“I participated in an Ambassador Program on behalf of Mom Central Consulting for Anheuser-Busch’s Family Talk About Drinking program. I received a promotional item to thank me for my participation.”
I am excited to announce that I am participating in the “Family Talk About Drinking” ambassador program. As the mother of four children, two of whom are teens, I have a lot of concerns about underage drinking and its potential influence and effect on my kids. I’m so happy to connect with a program that takes this issue seriously and I’m excited to share the resources with you to help you address it within your own families.
As an ambassador, I will be posting a total of three times about the program. This is the first of the series so you can expect to see two more articles on this topic in the coming months.
A few weeks ago I posted an article about asking for donations based on my experience getting sponsors for my son’s high school after-prom. It was easy for me to ask businesses to support the event because after-prom provided a safe, alcohol-free environment where the kids could have fun after the dance.
Of course, part of our job as parents is to prepare our children to go out into the real world and handle problems using their own sound judgment. We can’t, and shouldn’t, try to shelter them indefinitely since doing so doesn’t equip them with the skills they will need to confront difficult situations. So, though I love that after-prom provided a healthy alternative to teen parties that might involve drinking, this is a solution for a single night of the year.
I don’t want to helicopter parent my teens. Instead, I want to share my expectations and trust them to make good choices. The Family Talk About Drinking program provides great resources to help me do exactly that.
Surprisingly, the first step in the program doesn’t involve talking to your teen at all. Before you can have a conversation with your child about drinking, you need to have a clear idea of what your own views and values are.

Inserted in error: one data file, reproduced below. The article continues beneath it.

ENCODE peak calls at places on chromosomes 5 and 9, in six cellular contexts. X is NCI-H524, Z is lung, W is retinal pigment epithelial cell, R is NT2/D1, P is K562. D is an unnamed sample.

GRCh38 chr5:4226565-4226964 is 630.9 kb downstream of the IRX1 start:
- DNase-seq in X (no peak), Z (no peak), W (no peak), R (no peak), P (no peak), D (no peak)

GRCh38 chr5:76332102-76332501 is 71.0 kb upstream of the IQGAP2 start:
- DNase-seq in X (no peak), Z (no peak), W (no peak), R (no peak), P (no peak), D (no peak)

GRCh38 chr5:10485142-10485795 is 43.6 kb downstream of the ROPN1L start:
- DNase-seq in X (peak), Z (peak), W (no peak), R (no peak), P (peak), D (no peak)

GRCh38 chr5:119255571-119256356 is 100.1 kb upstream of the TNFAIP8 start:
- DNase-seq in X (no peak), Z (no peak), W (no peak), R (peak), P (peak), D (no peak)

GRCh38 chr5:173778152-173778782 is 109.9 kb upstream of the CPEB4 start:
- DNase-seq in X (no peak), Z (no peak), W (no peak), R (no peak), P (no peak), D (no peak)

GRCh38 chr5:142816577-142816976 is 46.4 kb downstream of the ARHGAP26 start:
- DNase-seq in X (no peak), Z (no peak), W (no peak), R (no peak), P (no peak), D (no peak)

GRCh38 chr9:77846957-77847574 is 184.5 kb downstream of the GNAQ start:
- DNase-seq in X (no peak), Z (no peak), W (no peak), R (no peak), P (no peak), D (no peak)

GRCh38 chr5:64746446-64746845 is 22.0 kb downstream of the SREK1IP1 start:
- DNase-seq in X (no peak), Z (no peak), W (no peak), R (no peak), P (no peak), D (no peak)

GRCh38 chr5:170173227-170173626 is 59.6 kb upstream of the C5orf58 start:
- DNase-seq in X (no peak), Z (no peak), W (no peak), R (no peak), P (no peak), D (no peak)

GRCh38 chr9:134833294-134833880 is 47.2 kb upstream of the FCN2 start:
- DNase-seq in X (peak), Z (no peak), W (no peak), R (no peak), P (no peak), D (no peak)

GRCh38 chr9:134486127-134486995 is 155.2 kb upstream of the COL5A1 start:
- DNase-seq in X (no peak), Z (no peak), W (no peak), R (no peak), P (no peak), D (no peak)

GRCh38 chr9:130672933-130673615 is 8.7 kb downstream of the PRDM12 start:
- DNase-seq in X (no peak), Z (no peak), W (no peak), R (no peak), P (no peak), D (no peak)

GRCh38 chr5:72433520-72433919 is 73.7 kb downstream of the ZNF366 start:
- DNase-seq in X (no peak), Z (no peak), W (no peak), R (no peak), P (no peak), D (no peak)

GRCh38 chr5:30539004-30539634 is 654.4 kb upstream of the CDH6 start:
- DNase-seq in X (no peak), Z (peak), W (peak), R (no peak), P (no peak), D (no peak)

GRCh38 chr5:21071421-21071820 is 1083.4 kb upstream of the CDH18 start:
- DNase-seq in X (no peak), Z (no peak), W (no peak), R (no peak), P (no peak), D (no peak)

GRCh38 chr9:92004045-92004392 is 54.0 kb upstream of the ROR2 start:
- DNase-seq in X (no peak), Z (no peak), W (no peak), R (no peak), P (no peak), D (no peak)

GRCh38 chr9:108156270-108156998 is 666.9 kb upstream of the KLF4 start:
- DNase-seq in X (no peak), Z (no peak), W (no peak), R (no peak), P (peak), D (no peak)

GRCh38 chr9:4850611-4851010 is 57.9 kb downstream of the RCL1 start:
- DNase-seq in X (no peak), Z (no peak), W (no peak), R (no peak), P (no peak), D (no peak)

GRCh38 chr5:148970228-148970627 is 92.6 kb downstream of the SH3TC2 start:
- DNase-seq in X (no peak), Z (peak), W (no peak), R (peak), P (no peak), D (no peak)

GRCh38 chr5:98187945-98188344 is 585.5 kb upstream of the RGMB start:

- What do you really think about alcohol?
- What do you think about underage drinking?
- What rules do you want your child to follow regarding drinking?
- Do your actions match what you are communicating to your child?
- What do you want to achieve by talking with your teen?
- You are a teacher for the first several years of your child’s life. During this time, you are your child’s primary source of information about alcohol.
- When your child is between 8 and 13, you act as a facilitator. In this role, you help your kids make sense of a complicated world as you incorporate family values into their decisions about alcohol.
- Once your child becomes a teenager, you become the coach. You will help guide your children through situations where they may encounter alcohol so they are prepared to deal with them.
Some important tips to keep in mind as you are coaching your teen are to:
- Exhibit that you trust your child by setting clear boundaries.
- Affirm and encourage the good choices they’ve made up to this point.
- Listen with an open mind.
- Encourage smart decisions by helping your teenager think through possible scenarios that involve alcohol.
An area I wasn’t addressing was setting expectations. I’m guilty of assuming that my kids know what I expect of them. The constant reminders I have to give to get them to do chores around the house should have tipped me off that I need to be clearer and more vocal about my expectations. I have told my 16-year old son that I expect that he will behave responsibly and refrain from drinking. I have also communicated to him that if he is ever in a situation where he has to decide whether or not to ride in (or drive) a vehicle with a driver that is under the influence, that he is to call me for a ride and I will provide it with no questions asked. Yes, I expect him not to drink and not to hang out with friends who drink, but if he or any of his friends make that mistake, I don’t want him to make a worse one because he is afraid of what I will say or do.
These are just some of the tips I gathered from the Parent Guide. If you’d like to talk to your teen about drinking, I encourage you to download your own copy.